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It's time to drastically change our lifestyles and economic system

By Dr. Tim MacNeill, Director, Sustainability Studies Minor

December 16, 2019

I love my daughter Liliana. But I have to admit, having a child may have been an incredibly selfish thing to do. According to the weight of the science, in 2050, when Liliana is 33, many humans will be living horrid lives. One recent study predicted that, keeping our current path, 55 per cent of the global population will be living in areas that are “beyond the threshold of human survivability.” Ecosystems such as the Amazon, Arctic, and all oceans will have collapsed. About one billion additional people will be displaced, creating a political crisis of mass migration of climate refugees. Half the species on Earth will be extinct. Some have projected that within Liliana’s lifetime, the Earth’s biosphere will be incompatible with ordered human civilization. I’m so sorry to put you through that for the sake of experiencing fatherly love, Lili.

I’m also sorry to the world. On her birthday, the projected ecological impact of Liliana’s life equalled that of about 20 Bangladeshis. We would need at least four Earths for all inhabitants of the planet to live like Liliana. We try to reduce that impact. Liliana is vegan. Our car is hybrid, and our house has solar panels. Still, research finds that even as people in high-income countries switch to ‘green’ products and lifestyles, environmental impacts increase. As our products become more efficient, we just buy more of them in aggregate. We're polluting more. Those in low-income countries at the same time try to mimic our lifestyle, increasing our need for extra planets that don’t exist. Technological solutions to climate change haven’t managed to reduce our overall impact. It takes political and social innovation to do that.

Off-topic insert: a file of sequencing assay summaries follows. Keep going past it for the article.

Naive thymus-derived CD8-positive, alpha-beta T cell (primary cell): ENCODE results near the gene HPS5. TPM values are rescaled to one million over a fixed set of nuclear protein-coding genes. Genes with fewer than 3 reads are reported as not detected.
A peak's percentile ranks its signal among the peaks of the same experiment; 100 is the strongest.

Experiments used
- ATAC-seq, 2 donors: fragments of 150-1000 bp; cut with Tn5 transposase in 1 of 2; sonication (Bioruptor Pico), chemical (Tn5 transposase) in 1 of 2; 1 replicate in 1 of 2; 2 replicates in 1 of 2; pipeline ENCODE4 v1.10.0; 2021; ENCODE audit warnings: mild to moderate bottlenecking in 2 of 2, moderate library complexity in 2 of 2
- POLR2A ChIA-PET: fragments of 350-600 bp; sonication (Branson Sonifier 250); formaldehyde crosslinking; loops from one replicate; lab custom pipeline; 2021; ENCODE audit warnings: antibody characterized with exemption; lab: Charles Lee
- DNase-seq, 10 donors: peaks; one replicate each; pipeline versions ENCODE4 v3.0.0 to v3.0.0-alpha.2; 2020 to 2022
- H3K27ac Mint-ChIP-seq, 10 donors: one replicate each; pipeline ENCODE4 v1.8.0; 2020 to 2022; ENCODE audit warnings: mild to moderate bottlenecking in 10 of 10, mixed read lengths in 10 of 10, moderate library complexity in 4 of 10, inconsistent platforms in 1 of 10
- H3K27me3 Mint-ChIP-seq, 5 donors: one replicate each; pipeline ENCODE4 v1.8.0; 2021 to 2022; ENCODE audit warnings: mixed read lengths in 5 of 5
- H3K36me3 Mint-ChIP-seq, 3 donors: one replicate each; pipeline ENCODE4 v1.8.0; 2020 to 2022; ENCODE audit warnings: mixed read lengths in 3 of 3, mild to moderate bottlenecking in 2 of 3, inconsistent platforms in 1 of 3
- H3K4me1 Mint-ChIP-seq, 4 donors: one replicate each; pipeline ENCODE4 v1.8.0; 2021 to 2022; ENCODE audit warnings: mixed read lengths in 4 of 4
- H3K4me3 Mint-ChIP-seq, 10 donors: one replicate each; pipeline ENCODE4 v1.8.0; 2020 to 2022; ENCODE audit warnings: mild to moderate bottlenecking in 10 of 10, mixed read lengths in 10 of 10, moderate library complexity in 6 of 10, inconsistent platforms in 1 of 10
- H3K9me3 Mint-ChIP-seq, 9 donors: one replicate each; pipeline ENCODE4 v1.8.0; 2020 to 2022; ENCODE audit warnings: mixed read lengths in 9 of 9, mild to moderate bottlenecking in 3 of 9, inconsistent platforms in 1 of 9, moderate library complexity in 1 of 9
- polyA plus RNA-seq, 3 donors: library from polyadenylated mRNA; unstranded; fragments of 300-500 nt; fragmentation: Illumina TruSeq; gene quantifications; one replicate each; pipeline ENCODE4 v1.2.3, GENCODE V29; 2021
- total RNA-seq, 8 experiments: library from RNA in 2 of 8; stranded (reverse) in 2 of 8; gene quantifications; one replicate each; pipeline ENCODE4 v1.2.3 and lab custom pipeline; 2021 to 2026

As much as I try to live responsibly, our house remains filled with plastic toys. Liliana is aware that her friends own two cars, have gone to Disney World, and own many things that she does not. Liliana knows that plastic ‘hurts fishies and sharks’ and when we buy something it takes away from other animals—their food and habitats. But still, there is an increasing pile of consumer culture in our home. Liliana’s entire social world is populated by ads and our economic system is dependent on the sale of products that she really doesn’t need. When I made a decision to have a child, I gambled that this would change. It increasingly seems that I was wrong. Science tells us we have about 10 years to drastically reduce our impact on the Earth, or we lose control over the whole situation. It may be time for us all to stop having children, because they are both extremely damaging and in extreme danger. I hope I’m wrong and we find a quick socio-political solution to this problem that technology has failed to fix. We have to do this before Liliana’s 13th birthday, to prevent her 33rd from being potentially miserable.

Learn more about our new minor in Sustainability Studies and find out how you can help find a solution to this ecological crisis.